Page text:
When Your Loved One Has Borderline Personality Disorder
Borderline Personality Disorder is a chronic and that deeply disrupt the relationship and pushes. If you are considering starting a relationship with someone with BPD, or are in one now, you need to educate yourself about the disorder and. Needless to say, if you have a loved one with BPD, life can be and maintaining relationships, reducing impulsive decision-making, and.
Dealing with borderline personality disorder requires skills for deescalating crises and fostering independence in your loved one. With the right tools and community strategies, it is possible to help your loved one towards recovery. Article continues below Concerned about Borderline Personality Disorder?
Take our 2-minute quiz to see if you may benefit from further diagnosis and treatment. Take BPD Quiz Signs and Symptoms Only a doctor or mental health professional can officially provide an official diagnosis of a personality disorder, but there are several key symptoms you can observe that might indicate a person has BPD. Some studies suggest that there is a genetic component, meaning the disorder can be hereditary. Hostile family environments, childhood abuse and neglect, and separation from caregivers can also increase the risk.
Some research indicates BPD can emerge when parts of the brain that help regulate emotions and aggressive impulses are not functioning well. Psychotherapy, otherwise known as talk therapy, can be incredibly valuable for treating BPD. In addition to learning about the signs and symptoms of the disorder, individuals can gain skills for managing difficult emotions, developing and maintaining relationships, reducing impulsive decision-making, and improving daily functioning.
Helping Someone with Borderline Personality Disorder - express-leader.info
The therapy helps people change unhealthy patterns of behavior by becoming more mindful about the emotions and reactions they are experiencing in the moment. To date there are no drugs approved by the FDA that have been specifically created to treat personality disorders. However, some people find that medications can help reduce anxiety or impulsivity in individuals.Intense Relationships & Borderline Personality Disorder
These might include antidepressants, mood-stabilizers, and antipsychotic medications. If an individual with BPD experience intense symptoms, such as self-injury or physically harming others, they may be in need of inpatient treatment at a hospital or other residential program.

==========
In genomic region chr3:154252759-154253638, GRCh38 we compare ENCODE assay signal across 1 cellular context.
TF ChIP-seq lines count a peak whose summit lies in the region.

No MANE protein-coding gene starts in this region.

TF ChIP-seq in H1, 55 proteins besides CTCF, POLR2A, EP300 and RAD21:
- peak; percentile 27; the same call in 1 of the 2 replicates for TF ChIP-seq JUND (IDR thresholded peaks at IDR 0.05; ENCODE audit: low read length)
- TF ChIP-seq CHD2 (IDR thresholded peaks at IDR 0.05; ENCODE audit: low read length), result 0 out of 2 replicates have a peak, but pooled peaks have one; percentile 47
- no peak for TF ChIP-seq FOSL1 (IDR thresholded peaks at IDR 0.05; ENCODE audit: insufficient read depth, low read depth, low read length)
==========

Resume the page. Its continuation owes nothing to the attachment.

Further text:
How should I structure the home environment? People with BPD benefit from a home environment that is calm and relaxed.
All involved family members including a boyfriend or girlfriend should know not to discuss important issues when the individual is in crisis mode. Stop to take a breath yourself when they do become emotionally reactive. People with BPD should have opportunities to talk about their interests and thoughts about the news, family events, and other leisure activities.
Take the time to laugh at a funny joke or eat dinner together several times a week. The less an individual feels like his or her mental illness is under the spotlight, the more opportunity they have to explore other aspects of themselves.
How can I communicate effectively during a crisis? When a loved one becomes reactive, they may become to insult you or make unfair accusations. The natural response is to become defensive and to match the level of reactivity. They struggle to gauge what is a minor issue and what is a full blown catastrophe. They interpret your defensiveness as not being valued. Instead, when they become reactive, take the time to listen without pointing out the flaws in their argument.
What it's Like to Be in a Relationship with Someone with BPD
Try not to take it personally. If the person does point out something you could improve or have done wrong, acknowledge their point, apologize, and suggest a way you can improve on the matter in the future. The destructive and hurtful behaviors are a reaction to deep emotional pain. Recognizing the signs and symptoms of BPD Recognizing the signs and symptoms of borderline personality disorder is not always easy.
BPD is rarely diagnosed on its own, but often in conjunction with co-occurring disorders such as depression, bipolar disorder, anxiety, an eating disorder, or substance abuse. Your family member or loved one with BPD may be extremely sensitive, so small things can often trigger intense reactions.
Once upset, borderline people are often unable to think straight or calm themselves in a healthy way. They may say hurtful things or act out in dangerous or inappropriate ways.
This emotional volatility can cause turmoil in their relationships and stress for family members, partners, and friends. Learning a diagnosis of borderline personality disorder can come as a source of both relief and hope. Does your loved one have borderline personality disorder?
How to Cope When a Partner or Spouse Has Borderline Personality Disorder
Do you feel like you have to tiptoe around your loved one, watching every little thing you say or do for fear of setting them off? Do you often hide what you think or feel in order to avoid fights and hurt feelings? Does your loved one shift almost instantaneously between emotional extremes e. Are these rapid mood swings unpredictable and seemingly irrational?
Does your loved one tend to view you as all good or bad, with no middle ground? Is everything always your fault? Does the person accuse you of doing and saying things you never did? Do you feel misunderstood whenever you try to explain or reassure your partner?
Do you feel manipulated by fear, guilt, or outrageous behavior?